in which $\vec{\xi} = \epsilon^A \vec{\xi_A}$ is a vector field on the manifold, with "small" parameters, $\epsilon_A$. Under a flow (also known as a diffeomorphism), a function of manifold points, such as the group element g(x), changes as:
$$g(x) \rightarrow g'(x) = g(x + \epsilon^A \xi_A) \simeq g(x) + \epsilon^A \xi_A^i \partial_i g(x)$$
to first order via Taylor expansion. Now, there is also a map on group elements induced by the Lie algebra generators:
$$g \rightarrow g' \simeq (1 + \epsilon^A T_A) g = g + \epsilon^A T_A g$$
(and another map for the group element acting from the other side)
The symmetry relation we want comes from equating the maps induced by the Lie algebra generators with the corresponding diffeomorphisms,
$$\xi_A^i \partial_i g = T_A g$$
Wha-la.

Now, as for the Clifford algebra question: The group element is an exponential of a bivector, $g = e^T$, so it is a mixed, even graded multivector. Taking its derivative "brings down" a bivector, so there is no grade inconsistency. Grade consistency is a good thing to keep an eye on though, and we'll use it later.

Did the rest of the previous post make sense?

Last edited: Jun 22, 2006
12. Jun 22, 2006

### garrett

Yes, exactly, $\xi^-_i{}^A$ is a bunch of scalars labeled by indices, which each run from 1 to 3. You can then think of that as a set of three 1-forms, or as a 3x3 "matrix" -- but not a matrix in the same algebra as g.

By the way, the $g^- = g^{-1}$ notation, indicating an inverse element, comes from Donald Knuth -- I also like it so I stole it.

Last edited: Jun 22, 2006
13. Jun 22, 2006

### garrett

Answering your other questions:

For now, $r = \sqrt{x1^2 + x2^2 + x3^2}$ is best thought of as just a notational convenience.

We should see the relationship to spheres when we establish the geometry of the group manifold.

Yes, the group parameters are the group manifold coordinates. The A and i indices are, for now, in the same class and are interchangeable. This will be different when we investigate symmetric spaces.

Last edited: Jun 22, 2006
14. Jun 22, 2006

### Taoy

Ok, I get this. Another way of getting at it is to study what happens to the components of the metric $g_{ij}(x) = g'_{ij}(x')$ (which we've not come to yet, but I'll mention it anyway), as a function of $x$ is transformed into a different set of coordinates (or basis), via $x -> x' = x + \epsilion \xi$. If we try and find the condition such that that $g_{ij}(x) = g_{ij}(x')$, i.e. the components don't change, we end up with the condition on $\xi$ that I mentioned in an earlier post, namely, $\xi_{a;b} + \xi_{b;a} = 0$. These are also killing vector fields, or isometries of the metric.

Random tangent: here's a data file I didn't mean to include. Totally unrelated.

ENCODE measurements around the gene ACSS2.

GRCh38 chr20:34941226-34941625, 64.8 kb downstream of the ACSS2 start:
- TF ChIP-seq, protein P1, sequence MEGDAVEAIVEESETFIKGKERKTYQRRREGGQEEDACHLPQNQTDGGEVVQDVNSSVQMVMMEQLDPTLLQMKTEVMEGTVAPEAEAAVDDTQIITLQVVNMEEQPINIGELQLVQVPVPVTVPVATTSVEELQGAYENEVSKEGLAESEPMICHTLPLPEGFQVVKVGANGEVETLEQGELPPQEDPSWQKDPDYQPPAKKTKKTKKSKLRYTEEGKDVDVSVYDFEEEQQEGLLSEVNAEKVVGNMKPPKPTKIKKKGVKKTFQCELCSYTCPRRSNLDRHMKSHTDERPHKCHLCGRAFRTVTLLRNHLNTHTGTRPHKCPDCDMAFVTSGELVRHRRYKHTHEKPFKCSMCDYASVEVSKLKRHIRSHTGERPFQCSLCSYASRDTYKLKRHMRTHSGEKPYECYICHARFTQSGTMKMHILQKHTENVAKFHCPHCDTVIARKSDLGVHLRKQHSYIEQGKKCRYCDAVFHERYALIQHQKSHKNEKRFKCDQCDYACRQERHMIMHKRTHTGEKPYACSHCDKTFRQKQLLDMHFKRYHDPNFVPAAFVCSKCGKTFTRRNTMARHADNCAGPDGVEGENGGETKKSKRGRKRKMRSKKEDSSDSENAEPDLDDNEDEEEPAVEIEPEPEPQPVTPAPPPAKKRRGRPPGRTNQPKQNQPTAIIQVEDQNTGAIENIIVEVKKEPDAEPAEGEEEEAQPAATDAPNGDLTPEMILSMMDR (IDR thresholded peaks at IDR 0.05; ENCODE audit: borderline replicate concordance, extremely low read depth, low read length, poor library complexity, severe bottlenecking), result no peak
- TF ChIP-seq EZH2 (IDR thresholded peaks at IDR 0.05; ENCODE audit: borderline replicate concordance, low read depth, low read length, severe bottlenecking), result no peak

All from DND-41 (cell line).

Hmm, there is an inconsistency. Acting on it with a scalar derivative $\frac{\partial}{\partial x^i}$, which we appear to be doing, doesn't change the grade at all. I would agree with you if we were contracting it with the vector derivative, $\nabla = e^i \partial_i$. That's not what's happening here though is it?

Yes, it's making sense. I've not expanded the trace out yet, or calculated the fields associated with the right action. I was hoping to do it tonight, but I'm not going to get the chance it seems.

Let's do the clifford stuff as there is an open question about the grade lowering stuff. I'm going to be out of the country over the weekend, and already know most of the clifford stuff - so it will give the others (are there any others? :) a chance to catch up.

p.s. using $g^-$ to indicate the inverse; I like that. It like it more that it was Knuth's :). I don't use enough of his stuff (directly).

Last edited: Jun 22, 2006
15. Jun 22, 2006

### Mehdi_

Hi garrett

This PF is very interresting... just reading the answer let you learn a lot...

16. Jun 22, 2006

### garrett

OK, we'll talk about Clifford algebra a bit.

First, to answer the grade consistency question: For our three dimensional Clifford algebra (it's actually $2^3=8$ dimensional, but with three basis vectors) our su(2) group element, g, is a scalar plus a bivector. What grades do you get if you multiply this times an arbitrary bivector? You can't get a four-vector, since there is none in the algebra, so you get... a scalar plus a bivector. The grades match on both sides. Happy?